The New York University Masters Program in Global Public Health will present a special screening of the BBCs Panorama documentary Dead Mums Dont Cry, which depicts the valiant work of obstetrician Dr. Grace Kodindo in her fight to prevent maternal death in her home country of Chad. After the viewing, Dr. Kodindo will be available for a presentation and question-and-answer session about her efforts. The event, part of the ongoing Conversations in Global Public Health series, will take place from 7:00 p.m. to 9:00 p.m. on Tuesday, October 9, 2007 at the NYU Cantor Film Center (Theater 101), 36 East 8th Street (@ University Place), Manhattan. Admission is free.
Over 500,000 maternal deaths occur each year around the world. Virtually all of these deaths occur in Africa, Asia, and Latin America, and the vast majority could be prevented. The disparity is most striking when one considers women in Africa have a 1 in 16 chance of dying in childbirth, while the rates for women in developed countries are only 1 in 2,800.
In Chad, Dr. Grace Kodindo is one of only nine obstetricians serving the entire nation, where women have a 1 in 11 chance of dying during pregnancy or in childbirth. Dr. Kodindos struggle to bring better health services to Chad in the face of government indifference and a shortage of basic drugs and equipment is an important example of how one person can make a profound difference in the health of many.
Dr. Kodindo will be joined by Samantha Lobis, MPH, Senior Program Officer in the Averting Maternal Death and Disability Program (AMDD) at the Heilbrunn Department of Population and Family Health, Mailman School of Public Health, Columbia University; she will provide an overview of AMDDs important work on improving life saving obstetrics services in developing countries.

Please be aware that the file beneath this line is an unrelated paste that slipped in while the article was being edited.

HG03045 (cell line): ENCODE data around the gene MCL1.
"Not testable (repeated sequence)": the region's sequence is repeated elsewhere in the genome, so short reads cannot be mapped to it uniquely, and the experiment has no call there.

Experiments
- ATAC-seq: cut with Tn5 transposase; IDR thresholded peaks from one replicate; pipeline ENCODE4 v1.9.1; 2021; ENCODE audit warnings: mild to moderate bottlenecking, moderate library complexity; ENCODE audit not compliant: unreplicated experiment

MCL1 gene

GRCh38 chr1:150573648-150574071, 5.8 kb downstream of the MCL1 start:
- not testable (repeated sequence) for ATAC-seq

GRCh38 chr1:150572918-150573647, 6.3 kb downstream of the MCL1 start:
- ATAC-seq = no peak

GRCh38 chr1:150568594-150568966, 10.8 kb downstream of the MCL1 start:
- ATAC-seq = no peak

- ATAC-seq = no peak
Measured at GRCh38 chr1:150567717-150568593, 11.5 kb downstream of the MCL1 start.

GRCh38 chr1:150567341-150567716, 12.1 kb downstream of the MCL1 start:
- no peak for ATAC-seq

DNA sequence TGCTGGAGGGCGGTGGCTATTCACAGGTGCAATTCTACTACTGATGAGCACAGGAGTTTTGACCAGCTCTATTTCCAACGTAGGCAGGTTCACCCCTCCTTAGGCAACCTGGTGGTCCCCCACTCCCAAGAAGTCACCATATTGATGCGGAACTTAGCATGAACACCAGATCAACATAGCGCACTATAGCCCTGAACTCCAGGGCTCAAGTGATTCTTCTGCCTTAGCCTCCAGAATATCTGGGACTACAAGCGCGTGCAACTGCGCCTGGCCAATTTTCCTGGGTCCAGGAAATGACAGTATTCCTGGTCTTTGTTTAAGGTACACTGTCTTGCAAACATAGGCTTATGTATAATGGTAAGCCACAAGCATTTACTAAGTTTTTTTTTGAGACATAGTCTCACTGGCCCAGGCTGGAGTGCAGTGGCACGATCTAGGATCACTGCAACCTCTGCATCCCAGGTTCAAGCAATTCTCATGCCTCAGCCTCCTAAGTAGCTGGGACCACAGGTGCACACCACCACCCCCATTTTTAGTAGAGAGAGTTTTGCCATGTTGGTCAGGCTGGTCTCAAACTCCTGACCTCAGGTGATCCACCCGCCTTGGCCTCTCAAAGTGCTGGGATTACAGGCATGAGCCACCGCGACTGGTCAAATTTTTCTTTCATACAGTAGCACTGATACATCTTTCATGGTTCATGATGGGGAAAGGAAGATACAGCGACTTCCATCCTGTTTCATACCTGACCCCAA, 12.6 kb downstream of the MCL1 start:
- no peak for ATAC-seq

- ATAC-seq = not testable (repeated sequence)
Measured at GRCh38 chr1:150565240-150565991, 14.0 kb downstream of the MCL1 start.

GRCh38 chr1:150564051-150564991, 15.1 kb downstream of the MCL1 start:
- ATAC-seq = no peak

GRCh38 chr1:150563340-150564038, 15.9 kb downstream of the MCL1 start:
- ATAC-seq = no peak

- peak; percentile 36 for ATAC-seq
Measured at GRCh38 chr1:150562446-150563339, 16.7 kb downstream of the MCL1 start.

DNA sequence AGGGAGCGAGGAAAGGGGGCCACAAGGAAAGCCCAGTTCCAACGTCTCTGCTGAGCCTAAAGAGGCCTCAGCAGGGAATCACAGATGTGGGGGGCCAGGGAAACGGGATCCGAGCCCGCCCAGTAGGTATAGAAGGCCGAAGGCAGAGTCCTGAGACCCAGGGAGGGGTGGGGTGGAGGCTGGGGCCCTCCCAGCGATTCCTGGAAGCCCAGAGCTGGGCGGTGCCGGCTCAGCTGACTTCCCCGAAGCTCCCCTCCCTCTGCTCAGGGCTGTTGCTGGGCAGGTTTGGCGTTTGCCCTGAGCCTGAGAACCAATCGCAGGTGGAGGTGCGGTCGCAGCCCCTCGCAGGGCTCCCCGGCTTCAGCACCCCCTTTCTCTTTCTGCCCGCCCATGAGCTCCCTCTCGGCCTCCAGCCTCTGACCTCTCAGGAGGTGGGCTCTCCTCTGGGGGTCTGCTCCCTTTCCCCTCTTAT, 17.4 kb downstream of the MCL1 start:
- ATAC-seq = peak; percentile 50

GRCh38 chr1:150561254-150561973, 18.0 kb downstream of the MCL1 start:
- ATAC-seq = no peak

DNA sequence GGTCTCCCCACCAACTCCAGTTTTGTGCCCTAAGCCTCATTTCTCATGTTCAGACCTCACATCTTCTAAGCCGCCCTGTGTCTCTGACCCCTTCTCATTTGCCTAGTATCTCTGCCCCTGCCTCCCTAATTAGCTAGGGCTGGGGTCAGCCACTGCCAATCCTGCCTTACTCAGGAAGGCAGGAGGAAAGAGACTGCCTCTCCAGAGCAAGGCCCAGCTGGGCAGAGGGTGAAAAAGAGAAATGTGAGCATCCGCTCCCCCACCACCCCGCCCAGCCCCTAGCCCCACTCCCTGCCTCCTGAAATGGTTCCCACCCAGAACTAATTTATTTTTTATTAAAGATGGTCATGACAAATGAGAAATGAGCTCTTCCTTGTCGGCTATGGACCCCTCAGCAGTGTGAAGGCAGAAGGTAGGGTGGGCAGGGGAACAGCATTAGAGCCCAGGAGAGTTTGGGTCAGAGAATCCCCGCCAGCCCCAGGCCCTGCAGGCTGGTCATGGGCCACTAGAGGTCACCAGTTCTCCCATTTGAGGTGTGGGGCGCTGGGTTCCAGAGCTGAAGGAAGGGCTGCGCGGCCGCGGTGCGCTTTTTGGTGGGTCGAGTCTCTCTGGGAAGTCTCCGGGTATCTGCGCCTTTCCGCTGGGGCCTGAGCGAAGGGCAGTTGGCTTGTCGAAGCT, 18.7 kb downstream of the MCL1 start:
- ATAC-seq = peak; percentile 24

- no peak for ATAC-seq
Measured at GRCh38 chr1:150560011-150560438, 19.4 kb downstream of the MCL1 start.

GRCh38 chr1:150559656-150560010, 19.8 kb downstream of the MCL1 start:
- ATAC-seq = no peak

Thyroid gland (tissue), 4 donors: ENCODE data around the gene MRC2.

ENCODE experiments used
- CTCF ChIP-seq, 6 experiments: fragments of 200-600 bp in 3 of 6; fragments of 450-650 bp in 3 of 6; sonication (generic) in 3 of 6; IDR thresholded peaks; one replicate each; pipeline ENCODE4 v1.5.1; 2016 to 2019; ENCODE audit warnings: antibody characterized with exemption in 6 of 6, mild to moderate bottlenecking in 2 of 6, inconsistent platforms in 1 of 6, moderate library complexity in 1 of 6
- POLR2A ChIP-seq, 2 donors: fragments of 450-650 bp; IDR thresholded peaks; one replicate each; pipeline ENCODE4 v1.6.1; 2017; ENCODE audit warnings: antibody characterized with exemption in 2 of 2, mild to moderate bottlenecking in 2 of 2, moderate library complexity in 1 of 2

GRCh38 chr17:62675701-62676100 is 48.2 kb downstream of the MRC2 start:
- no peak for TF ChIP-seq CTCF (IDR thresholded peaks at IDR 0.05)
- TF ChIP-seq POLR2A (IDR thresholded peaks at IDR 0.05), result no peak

- WHO: Dr. Grace Kodindo, an obstetrician in the poverty-stricken central African country of Chad; Samantha Lobis, MPH, senior program officer, Averting Maternal Death and Disability Program (AMDD), Heilbrunn Department of Population and Family Health, Mailman School of Public Health, Columbia University; Dr. Lucille Pilling (moderator), adjunct assistant professor of public administration, Robert F. Wagner Graduate School of Public Service, NYU.
- WHAT: Dead Mums Dont Cry: Averting Maternal Death and Disability in Africa, a special screening of the BBC documentary and discussion with the films heroine. The event is made possible in part by the generous support of the Josiah Macy Jr. Foundation.
- WHERE: NYU Cantor Film Center (Theater 101), 36 East 8th Street (at University Place), Manhattan.
- WHEN: Tuesday, October 9, 7:00 p.m. to 9:00 p.m.
To RSVP , please visit http://www.nyu.edu/mph/events/.
The New York University Masters Program in Global Public Health is a collaborative effort of five of NYUs premier professional schools. Multidisciplinary in every aspect, the program seeks students who have completed an advanced degree (masters or above) in medicine, dentistry, public service, social work, education, management and other fields. For additional information, go to www.nyu.edu/mph